On a dreary afternoon, I hop into our newly wrapped box truck with Alberto at the wheel. We spot Jon in the big truck just up the road on North Mississippi Avenue, ready to lead the way. In our trucks we are carrying wooden and metal cabinets, reclaimed lath and lumber, and about half a dozen TriMet bus stop roofs.

As we inch slowly east on I-84 with rain splashing on the windshield, I cannot help but feel incredibly grateful for my job and the opportunities to witness the ways in which materials can have such a large impact in our community. Our store on North Mississippi Avenue is a magical place to be, but I find it just as special to follow the materials from the store to their new homes away from the ReBuilding Center.

Agape Village was born through the efforts of Central Church of the Nazarene and their houseless neighbors. The village resides along a hillside adjacent to the church. As Alberto turns the corner of the parking lot, we make our way up the hill to a breathtaking view of the autumn trees over I-205. As our eyes shift up the hillside to the village, we marvel in its innovation. There are all different types of homes, made from all sorts of materials. Alberto “wows” at a semi truck trailer converted into a tiny home—it is clear that creativity and resourcefulness found their place at this village.

In true Portland fashion, the rain does not put a damper on anyone’s spirits or motivation to get a job done. We meet up with an Agape Village volunteer and resident in the newest cluster of homes currently being built. They start unloading materials with the help of Jon and Alberto, while I have the easy task of snapping some photos.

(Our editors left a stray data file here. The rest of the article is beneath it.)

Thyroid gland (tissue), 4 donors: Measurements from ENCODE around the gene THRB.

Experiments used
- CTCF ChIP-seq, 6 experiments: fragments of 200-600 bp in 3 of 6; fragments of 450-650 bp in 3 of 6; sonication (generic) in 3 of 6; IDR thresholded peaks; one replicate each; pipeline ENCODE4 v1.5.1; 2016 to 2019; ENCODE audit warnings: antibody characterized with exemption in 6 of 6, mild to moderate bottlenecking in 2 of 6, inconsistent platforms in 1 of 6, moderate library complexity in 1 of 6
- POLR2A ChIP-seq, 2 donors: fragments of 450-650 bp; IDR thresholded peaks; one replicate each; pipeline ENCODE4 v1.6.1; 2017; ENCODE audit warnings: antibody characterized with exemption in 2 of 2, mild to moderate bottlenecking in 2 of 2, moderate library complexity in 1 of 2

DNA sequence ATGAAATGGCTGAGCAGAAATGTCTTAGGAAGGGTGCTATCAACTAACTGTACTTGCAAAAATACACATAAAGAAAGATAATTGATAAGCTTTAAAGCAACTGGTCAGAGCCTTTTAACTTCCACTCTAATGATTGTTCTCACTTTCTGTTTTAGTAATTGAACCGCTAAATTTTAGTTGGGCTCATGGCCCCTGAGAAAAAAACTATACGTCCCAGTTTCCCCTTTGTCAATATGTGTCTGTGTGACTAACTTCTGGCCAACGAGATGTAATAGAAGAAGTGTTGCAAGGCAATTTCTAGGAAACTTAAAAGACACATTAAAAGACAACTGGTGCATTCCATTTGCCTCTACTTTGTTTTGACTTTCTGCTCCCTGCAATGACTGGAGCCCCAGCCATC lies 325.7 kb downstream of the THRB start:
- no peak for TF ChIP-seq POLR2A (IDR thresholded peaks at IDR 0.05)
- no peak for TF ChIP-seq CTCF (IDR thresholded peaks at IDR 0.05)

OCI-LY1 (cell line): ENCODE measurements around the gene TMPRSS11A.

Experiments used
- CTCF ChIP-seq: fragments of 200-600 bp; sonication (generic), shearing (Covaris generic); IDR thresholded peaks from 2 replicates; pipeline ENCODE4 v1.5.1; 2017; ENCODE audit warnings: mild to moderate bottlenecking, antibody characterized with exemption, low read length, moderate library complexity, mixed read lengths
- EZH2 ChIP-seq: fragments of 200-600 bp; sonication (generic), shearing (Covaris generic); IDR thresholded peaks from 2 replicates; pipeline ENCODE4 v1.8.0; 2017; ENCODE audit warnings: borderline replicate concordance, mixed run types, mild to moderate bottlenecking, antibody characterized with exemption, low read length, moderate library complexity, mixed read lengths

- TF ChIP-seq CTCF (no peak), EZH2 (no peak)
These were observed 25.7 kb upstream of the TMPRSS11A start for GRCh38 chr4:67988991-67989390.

As I look back at these photos, I see the power in our community’s ability to create meaning with materials. I hope you see the same. To learn more about Agape Village and how you can get involved in the community project, click here.  

Upcoming Community Events

There is never a lack of activities happening in our community. Below are just a few we recommend checking out!

Priced Out: Gentrification in Portland, Oregon Documentary Screening

  • Date: October 8th

  • Time: 6:30PM - 8:30PM

  • Location: Q Center Auditorium

The Q Center is hosting a screening of the documentary, “Priced Out”, with a discussion to follow the film. “Priced Out” is an investigative and personal look at how skyrocketing housing prices are displacing Portland's black community and reshaping the entire city.

BIG October Planting Party

  • Date: October 13th and 14th

  • Time: 10:00AM - 2:00PM

  • Location: Boise Eliot Nature Grove

The Boise Eliot Nature Grove is has over 500 plants to put in the ground and needs your help! Check out their website to sign-up to volunteer.

Alberta Abbey Neighborhood Party

  • Date: October 13th

  • Time: 10:00AM - 10:00PM

  • Location: 126 NE Alberta Street